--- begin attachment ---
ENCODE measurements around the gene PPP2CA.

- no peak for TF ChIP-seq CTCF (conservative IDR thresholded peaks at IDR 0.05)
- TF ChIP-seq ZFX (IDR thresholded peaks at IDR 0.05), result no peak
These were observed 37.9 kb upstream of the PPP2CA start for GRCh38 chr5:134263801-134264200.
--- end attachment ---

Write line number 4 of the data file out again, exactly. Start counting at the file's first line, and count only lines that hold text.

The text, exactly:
These were observed 37.9 kb upstream of the PPP2CA start for GRCh38 chr5:134263801-134264200.